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General Why do you play non-human races?

Big J Money

Adventurer
I would like to gather opinions on why folks like to pick a demihuman (non-human) race. I'm not even going to suggest a possibility or color folks' answers with my intention for asking; I just want to learn peoples' raw thoughts.
 
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dnd4vr

Tactical Studies Rules - The Original Game Wizards
I would like to gather opinions on why folks like to pick a demi-human race. I'm not even going to suggest a possibility or color folks' answers with my intention for asking; I just want to learn peoples' raw thoughts.
Can you specify what you mean by "demi-human"? I've seen it used differently at different times.
 

doctorbadwolf

Heretic of The Seventh Circle
A few reasons, sometimes in combination, sometimes not.

Perspective. I like to explore an inherently different perspective from my own. In a world that contains both humans and Goliaths, I can’t sleeve into the perspective of the biggest, strongest, stoic danger-bear in the room. Or the little guy who fools don’t take seriously because of his size and friendly demeanor.

Beyond that, a human simply cannot have certain perspectives, like leaving home as an expert with 80 years of study in a subject, who isn’t fully considered an adult, socially. Or being a person who grew up having conversations with small animals. Or whose whole family and society is magical.

The Look. I get an image of a small person riding a war dog in half-plate, talking to his falcon, and I want to play a Forest Gnome Paladin or Cavalier.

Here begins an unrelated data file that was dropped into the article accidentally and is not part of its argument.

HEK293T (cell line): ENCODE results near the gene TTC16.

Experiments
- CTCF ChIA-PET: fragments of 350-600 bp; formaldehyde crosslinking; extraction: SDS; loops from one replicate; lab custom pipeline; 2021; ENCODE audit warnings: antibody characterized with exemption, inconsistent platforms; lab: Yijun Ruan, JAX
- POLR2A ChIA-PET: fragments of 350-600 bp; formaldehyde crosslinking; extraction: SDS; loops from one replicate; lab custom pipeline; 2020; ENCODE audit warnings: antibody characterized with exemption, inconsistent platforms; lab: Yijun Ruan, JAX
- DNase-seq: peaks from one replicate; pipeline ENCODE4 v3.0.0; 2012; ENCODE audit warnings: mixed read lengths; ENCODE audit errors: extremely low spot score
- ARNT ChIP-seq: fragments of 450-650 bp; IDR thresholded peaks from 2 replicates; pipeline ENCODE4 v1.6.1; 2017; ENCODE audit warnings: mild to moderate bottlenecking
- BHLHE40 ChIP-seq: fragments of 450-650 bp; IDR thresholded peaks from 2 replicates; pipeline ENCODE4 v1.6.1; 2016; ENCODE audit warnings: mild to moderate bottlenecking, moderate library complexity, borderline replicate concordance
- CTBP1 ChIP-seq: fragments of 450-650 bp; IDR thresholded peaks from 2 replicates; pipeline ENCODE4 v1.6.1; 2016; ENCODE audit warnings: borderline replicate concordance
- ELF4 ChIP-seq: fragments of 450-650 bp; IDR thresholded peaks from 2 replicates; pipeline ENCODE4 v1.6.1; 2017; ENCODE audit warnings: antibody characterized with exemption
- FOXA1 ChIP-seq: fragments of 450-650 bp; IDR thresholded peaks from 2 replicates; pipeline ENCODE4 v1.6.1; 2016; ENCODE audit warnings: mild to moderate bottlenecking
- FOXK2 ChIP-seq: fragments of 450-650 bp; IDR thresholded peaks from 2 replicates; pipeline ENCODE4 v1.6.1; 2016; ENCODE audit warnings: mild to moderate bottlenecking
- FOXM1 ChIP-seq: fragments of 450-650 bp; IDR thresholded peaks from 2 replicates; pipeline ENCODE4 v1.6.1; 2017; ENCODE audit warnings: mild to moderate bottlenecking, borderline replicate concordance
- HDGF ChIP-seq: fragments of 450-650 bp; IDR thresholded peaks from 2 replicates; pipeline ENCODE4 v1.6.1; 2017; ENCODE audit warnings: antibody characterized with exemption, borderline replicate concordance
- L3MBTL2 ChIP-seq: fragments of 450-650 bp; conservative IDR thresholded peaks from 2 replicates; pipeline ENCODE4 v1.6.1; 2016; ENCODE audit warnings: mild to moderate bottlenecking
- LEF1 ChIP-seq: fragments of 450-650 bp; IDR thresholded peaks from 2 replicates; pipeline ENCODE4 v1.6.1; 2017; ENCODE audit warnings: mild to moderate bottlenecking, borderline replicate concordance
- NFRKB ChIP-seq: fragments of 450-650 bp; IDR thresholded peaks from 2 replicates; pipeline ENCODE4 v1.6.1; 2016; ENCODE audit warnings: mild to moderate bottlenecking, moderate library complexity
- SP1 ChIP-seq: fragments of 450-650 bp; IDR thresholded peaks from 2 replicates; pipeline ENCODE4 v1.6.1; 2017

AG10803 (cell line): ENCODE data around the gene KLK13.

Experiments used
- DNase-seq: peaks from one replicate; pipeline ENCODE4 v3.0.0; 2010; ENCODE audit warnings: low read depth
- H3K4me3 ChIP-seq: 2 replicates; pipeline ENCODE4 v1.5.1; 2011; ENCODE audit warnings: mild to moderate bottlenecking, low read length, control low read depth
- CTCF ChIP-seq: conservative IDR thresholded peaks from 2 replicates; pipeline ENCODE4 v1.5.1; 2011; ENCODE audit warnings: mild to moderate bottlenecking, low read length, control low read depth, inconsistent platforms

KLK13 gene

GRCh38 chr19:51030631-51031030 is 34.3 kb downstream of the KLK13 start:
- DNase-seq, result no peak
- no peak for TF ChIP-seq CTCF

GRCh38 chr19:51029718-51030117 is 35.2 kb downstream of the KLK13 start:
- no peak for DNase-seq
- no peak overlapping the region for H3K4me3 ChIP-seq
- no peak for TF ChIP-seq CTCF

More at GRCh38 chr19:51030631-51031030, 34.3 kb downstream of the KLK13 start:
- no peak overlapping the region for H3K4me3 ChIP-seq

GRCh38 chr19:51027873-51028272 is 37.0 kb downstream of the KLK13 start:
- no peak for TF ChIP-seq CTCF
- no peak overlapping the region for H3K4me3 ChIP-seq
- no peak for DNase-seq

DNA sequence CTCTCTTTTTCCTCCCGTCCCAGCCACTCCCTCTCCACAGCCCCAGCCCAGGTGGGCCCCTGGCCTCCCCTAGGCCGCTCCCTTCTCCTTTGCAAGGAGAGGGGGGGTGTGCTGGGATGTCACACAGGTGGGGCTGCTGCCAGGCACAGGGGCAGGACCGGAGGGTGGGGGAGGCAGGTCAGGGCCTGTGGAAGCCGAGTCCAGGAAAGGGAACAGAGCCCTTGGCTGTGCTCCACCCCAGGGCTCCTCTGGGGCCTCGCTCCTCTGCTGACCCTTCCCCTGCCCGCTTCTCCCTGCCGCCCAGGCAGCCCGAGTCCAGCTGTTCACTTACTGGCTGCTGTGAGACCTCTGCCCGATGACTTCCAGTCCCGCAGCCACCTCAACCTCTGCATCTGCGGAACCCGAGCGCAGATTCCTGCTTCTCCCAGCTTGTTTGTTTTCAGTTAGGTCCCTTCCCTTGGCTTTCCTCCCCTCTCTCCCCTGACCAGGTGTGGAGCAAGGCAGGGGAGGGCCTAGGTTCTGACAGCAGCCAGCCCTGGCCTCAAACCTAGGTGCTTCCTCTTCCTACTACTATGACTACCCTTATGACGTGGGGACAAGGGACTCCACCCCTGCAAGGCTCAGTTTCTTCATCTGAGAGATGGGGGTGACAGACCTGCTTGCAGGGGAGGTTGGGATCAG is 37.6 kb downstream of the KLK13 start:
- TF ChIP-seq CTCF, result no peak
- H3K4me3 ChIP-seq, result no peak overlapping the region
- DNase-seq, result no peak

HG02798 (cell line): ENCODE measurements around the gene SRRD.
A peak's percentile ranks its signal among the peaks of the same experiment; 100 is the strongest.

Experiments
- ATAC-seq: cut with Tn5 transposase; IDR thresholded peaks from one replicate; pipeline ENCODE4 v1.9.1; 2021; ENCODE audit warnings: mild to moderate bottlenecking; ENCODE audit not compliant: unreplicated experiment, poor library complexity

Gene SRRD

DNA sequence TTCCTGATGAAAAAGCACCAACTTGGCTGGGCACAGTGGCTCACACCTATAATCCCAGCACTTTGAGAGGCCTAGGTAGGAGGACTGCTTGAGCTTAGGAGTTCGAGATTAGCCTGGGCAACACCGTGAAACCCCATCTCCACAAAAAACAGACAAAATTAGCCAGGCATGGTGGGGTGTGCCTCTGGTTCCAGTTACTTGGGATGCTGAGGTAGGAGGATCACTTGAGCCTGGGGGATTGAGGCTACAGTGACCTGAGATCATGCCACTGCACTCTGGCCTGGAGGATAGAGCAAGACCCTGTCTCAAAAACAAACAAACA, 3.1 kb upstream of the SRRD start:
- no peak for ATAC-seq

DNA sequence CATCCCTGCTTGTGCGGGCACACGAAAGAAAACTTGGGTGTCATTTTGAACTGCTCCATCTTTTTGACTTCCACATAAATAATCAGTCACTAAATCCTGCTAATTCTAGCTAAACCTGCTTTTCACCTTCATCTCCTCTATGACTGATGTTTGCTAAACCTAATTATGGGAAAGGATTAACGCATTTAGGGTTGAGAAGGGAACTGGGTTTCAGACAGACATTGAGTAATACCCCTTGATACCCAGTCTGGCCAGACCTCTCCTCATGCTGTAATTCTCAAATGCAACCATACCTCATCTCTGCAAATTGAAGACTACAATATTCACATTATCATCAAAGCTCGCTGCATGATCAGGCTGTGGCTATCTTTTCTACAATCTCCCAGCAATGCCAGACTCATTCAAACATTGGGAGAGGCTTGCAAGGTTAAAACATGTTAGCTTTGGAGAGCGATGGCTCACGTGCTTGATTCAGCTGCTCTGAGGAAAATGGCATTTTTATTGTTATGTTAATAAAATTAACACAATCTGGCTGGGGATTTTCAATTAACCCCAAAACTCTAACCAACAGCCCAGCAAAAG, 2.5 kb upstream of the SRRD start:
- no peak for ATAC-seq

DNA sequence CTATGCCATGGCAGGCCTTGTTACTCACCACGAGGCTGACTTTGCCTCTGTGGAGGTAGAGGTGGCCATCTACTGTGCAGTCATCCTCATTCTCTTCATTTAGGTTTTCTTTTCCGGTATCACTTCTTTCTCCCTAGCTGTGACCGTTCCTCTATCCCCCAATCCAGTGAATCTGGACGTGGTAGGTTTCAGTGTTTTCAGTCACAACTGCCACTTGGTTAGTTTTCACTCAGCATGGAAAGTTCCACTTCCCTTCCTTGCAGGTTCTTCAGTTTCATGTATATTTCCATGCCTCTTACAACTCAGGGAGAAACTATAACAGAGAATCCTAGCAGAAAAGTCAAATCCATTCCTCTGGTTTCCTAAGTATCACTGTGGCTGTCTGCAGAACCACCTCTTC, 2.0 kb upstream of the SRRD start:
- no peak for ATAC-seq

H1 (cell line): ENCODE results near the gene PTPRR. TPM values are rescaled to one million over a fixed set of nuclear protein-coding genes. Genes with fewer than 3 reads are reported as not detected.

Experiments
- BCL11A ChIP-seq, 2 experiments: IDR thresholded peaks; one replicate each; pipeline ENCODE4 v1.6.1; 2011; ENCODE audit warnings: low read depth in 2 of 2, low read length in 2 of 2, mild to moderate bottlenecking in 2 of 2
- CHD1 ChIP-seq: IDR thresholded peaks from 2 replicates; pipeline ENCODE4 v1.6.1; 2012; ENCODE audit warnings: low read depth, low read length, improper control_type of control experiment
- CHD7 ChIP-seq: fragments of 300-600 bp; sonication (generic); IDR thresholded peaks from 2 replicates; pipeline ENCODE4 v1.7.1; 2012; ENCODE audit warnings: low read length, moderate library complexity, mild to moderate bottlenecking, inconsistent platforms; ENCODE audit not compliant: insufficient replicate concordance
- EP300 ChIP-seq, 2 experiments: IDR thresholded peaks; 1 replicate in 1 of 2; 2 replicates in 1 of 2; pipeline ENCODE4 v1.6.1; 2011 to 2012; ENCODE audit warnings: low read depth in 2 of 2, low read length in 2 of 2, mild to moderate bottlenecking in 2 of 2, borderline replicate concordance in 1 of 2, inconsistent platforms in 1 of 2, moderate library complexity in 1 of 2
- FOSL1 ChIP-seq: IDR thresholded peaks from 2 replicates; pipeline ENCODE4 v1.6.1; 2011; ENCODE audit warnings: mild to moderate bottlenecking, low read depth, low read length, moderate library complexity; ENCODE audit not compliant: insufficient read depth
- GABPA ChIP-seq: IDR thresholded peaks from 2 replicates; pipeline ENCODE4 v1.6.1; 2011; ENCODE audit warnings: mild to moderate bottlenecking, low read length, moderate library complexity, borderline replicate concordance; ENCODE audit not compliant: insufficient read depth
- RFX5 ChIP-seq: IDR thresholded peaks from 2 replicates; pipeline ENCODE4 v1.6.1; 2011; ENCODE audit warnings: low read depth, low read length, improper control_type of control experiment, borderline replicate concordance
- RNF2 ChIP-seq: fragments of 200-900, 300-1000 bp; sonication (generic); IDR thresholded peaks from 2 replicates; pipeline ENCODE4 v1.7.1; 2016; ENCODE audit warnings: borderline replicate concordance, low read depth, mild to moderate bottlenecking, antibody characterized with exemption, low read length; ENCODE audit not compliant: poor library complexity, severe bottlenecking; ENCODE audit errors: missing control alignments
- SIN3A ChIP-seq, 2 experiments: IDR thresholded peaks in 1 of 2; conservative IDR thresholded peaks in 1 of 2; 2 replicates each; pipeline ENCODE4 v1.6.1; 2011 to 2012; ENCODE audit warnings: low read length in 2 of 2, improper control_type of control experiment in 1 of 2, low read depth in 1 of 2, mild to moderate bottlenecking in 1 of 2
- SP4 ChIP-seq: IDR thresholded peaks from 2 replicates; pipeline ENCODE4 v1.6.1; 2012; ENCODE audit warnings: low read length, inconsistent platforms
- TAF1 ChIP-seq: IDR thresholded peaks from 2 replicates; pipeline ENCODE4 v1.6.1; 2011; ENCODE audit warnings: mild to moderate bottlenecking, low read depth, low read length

(Demi-human in the sense of part human)

It's a chance to explore, IDK, "tethered otherness," maybe, in a metaphorical context?

It's a character with built-in conflict?

In the classic game, it was the only way to access certain class combinations?
 
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doctorbadwolf

Heretic of The Seventh Circle
For the stat bonus. But from my perspective the majority of D&D races are just humans with funny makeup who might be taller or shorter.
I don’t mean this as a challenge or criticism, but it’s odd to me that this perspective can persist in the face of so many people over years explaining how the other races can be more than that.
 

PsyzhranV2

Adventurer
Sometimes I want to play as somebody with a closer connection to the setting or the DM's (meta)plot than the average Joe human Fighter. Maybe the dwarves of this setting have a conenction to the BBEG's plots in the past; I want in on that. Maybe the dragonborn and the gnomes in the setting have a rivalry that me and another player at the table want to bring to the forefront and the DM is willing to work into the session plans.

Sometimes I want to work out some issues that I'm dealing with in real life without turning the table into an outright therapy session. The "human, but also not" nature of demihumans provides both an allegorical hook and a safety filter to prevent those emotions from becomjng too debilitating. While I'm usually meh on playing tieflings myself, I can see and sympathize with how they're popular with people wanting to express their frustrations on being hated and discriminated against just for who they are. I prefer settings that acknowledge and accommodate these RP preferences, not just limited to tieflings but in general.

Sometimes I just want to play something weird or cool, and not being a human helps with that. I don't think that should be a black mark on my character or a judgment of my roleplaying "skill" by some gatekeeping standard as long as I'm not being obnoxious about it.
 
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doctorbadwolf

Heretic of The Seventh Circle
A few reasons, sometimes in combination, sometimes not.

Perspective. I like to explore an inherently different perspective from my own. In a world that contains both humans and Goliaths, I can’t sleeve into the perspective of the biggest, strongest, stoic danger-bear in the room. Or the little guy who fools don’t take seriously because of his size and friendly demeanor.

Beyond that, a human simply cannot have certain perspectives, like leaving home as an expert with 80 years of study in a subject, who isn’t fully considered an adult, socially. Or being a person who grew up having conversations with small animals. Or whose whole family and society is magical.